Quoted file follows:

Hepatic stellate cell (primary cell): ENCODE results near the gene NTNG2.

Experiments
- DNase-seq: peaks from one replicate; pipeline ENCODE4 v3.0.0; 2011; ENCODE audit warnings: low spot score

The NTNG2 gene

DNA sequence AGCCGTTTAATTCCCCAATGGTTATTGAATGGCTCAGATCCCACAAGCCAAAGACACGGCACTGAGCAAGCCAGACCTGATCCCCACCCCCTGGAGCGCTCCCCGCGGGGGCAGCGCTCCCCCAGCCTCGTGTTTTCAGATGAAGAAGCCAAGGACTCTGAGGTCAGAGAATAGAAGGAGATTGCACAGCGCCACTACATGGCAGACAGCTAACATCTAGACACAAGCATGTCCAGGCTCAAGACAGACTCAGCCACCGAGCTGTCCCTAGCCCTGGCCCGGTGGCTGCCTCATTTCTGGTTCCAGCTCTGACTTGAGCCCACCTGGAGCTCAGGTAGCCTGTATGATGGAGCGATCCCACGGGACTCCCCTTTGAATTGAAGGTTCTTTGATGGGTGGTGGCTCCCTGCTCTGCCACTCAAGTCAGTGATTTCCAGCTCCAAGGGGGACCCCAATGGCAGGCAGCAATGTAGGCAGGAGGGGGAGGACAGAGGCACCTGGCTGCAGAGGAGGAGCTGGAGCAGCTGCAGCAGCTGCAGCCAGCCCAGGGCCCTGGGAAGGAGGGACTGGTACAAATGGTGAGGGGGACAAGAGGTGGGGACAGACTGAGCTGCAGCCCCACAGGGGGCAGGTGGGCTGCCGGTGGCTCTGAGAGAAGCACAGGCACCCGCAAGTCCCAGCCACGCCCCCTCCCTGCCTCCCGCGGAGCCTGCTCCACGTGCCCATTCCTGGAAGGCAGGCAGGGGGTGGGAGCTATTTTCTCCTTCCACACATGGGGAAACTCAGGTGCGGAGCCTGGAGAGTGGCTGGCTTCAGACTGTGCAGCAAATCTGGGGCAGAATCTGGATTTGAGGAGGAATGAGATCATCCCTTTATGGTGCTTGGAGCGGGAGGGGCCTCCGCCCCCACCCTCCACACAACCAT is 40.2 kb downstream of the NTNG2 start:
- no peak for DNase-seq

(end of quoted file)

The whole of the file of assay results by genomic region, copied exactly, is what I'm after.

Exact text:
Hepatic stellate cell (primary cell): ENCODE results near the gene NTNG2.

Experiments
- DNase-seq: peaks from one replicate; pipeline ENCODE4 v3.0.0; 2011; ENCODE audit warnings: low spot score

The NTNG2 gene

DNA sequence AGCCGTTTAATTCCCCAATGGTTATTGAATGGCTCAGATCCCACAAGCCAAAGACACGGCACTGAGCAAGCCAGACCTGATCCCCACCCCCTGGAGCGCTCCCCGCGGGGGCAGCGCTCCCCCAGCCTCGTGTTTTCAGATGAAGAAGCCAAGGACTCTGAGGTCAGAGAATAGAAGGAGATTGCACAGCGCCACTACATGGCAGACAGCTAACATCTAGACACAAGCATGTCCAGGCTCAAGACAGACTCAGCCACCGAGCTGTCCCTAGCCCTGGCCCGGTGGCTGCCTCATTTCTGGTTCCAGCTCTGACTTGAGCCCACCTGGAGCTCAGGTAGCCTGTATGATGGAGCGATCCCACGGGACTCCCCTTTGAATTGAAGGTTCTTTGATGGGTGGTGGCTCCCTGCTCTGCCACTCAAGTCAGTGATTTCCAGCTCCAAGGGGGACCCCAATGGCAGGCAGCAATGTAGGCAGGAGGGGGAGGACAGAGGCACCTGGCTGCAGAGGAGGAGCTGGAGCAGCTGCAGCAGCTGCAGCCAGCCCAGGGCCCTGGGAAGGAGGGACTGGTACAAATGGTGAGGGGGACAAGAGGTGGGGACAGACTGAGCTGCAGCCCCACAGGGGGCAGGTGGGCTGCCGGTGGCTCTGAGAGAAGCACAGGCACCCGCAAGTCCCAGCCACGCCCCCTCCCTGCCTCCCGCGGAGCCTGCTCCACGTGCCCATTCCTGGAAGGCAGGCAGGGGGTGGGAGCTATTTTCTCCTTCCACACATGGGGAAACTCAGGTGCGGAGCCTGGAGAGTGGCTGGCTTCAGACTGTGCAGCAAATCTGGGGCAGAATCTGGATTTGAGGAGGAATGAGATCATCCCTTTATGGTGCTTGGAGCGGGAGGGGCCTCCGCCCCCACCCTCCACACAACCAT is 40.2 kb downstream of the NTNG2 start:
- no peak for DNase-seq